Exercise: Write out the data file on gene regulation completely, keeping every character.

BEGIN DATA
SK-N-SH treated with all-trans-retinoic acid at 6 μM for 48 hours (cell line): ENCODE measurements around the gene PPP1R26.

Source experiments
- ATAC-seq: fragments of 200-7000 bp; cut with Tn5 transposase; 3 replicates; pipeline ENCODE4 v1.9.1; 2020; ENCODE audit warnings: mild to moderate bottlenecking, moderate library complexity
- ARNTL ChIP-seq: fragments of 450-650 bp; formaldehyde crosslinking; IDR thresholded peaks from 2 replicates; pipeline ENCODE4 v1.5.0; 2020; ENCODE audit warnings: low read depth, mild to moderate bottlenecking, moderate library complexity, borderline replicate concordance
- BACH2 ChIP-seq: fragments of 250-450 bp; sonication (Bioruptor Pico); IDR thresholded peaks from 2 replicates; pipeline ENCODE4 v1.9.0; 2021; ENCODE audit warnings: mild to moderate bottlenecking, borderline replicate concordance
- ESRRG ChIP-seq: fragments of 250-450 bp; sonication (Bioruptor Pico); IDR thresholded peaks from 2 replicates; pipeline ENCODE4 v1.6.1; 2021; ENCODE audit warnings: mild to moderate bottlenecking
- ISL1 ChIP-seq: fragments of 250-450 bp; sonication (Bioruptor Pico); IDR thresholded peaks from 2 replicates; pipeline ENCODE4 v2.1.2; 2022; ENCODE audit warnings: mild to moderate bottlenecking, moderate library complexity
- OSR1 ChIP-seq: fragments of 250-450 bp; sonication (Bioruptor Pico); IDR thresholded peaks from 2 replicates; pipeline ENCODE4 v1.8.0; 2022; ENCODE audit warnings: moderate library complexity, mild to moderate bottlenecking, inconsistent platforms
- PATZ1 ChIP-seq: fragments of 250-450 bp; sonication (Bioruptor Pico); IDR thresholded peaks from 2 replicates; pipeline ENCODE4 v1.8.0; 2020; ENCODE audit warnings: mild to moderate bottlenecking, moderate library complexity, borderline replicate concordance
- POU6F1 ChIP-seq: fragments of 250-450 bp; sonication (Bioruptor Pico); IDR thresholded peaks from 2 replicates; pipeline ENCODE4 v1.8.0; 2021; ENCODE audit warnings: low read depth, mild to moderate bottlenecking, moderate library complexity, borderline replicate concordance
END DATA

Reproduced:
SK-N-SH treated with all-trans-retinoic acid at 6 μM for 48 hours (cell line): ENCODE measurements around the gene PPP1R26.

Source experiments
- ATAC-seq: fragments of 200-7000 bp; cut with Tn5 transposase; 3 replicates; pipeline ENCODE4 v1.9.1; 2020; ENCODE audit warnings: mild to moderate bottlenecking, moderate library complexity
- ARNTL ChIP-seq: fragments of 450-650 bp; formaldehyde crosslinking; IDR thresholded peaks from 2 replicates; pipeline ENCODE4 v1.5.0; 2020; ENCODE audit warnings: low read depth, mild to moderate bottlenecking, moderate library complexity, borderline replicate concordance
- BACH2 ChIP-seq: fragments of 250-450 bp; sonication (Bioruptor Pico); IDR thresholded peaks from 2 replicates; pipeline ENCODE4 v1.9.0; 2021; ENCODE audit warnings: mild to moderate bottlenecking, borderline replicate concordance
- ESRRG ChIP-seq: fragments of 250-450 bp; sonication (Bioruptor Pico); IDR thresholded peaks from 2 replicates; pipeline ENCODE4 v1.6.1; 2021; ENCODE audit warnings: mild to moderate bottlenecking
- ISL1 ChIP-seq: fragments of 250-450 bp; sonication (Bioruptor Pico); IDR thresholded peaks from 2 replicates; pipeline ENCODE4 v2.1.2; 2022; ENCODE audit warnings: mild to moderate bottlenecking, moderate library complexity
- OSR1 ChIP-seq: fragments of 250-450 bp; sonication (Bioruptor Pico); IDR thresholded peaks from 2 replicates; pipeline ENCODE4 v1.8.0; 2022; ENCODE audit warnings: moderate library complexity, mild to moderate bottlenecking, inconsistent platforms
- PATZ1 ChIP-seq: fragments of 250-450 bp; sonication (Bioruptor Pico); IDR thresholded peaks from 2 replicates; pipeline ENCODE4 v1.8.0; 2020; ENCODE audit warnings: mild to moderate bottlenecking, moderate library complexity, borderline replicate concordance
- POU6F1 ChIP-seq: fragments of 250-450 bp; sonication (Bioruptor Pico); IDR thresholded peaks from 2 replicates; pipeline ENCODE4 v1.8.0; 2021; ENCODE audit warnings: low read depth, mild to moderate bottlenecking, moderate library complexity, borderline replicate concordance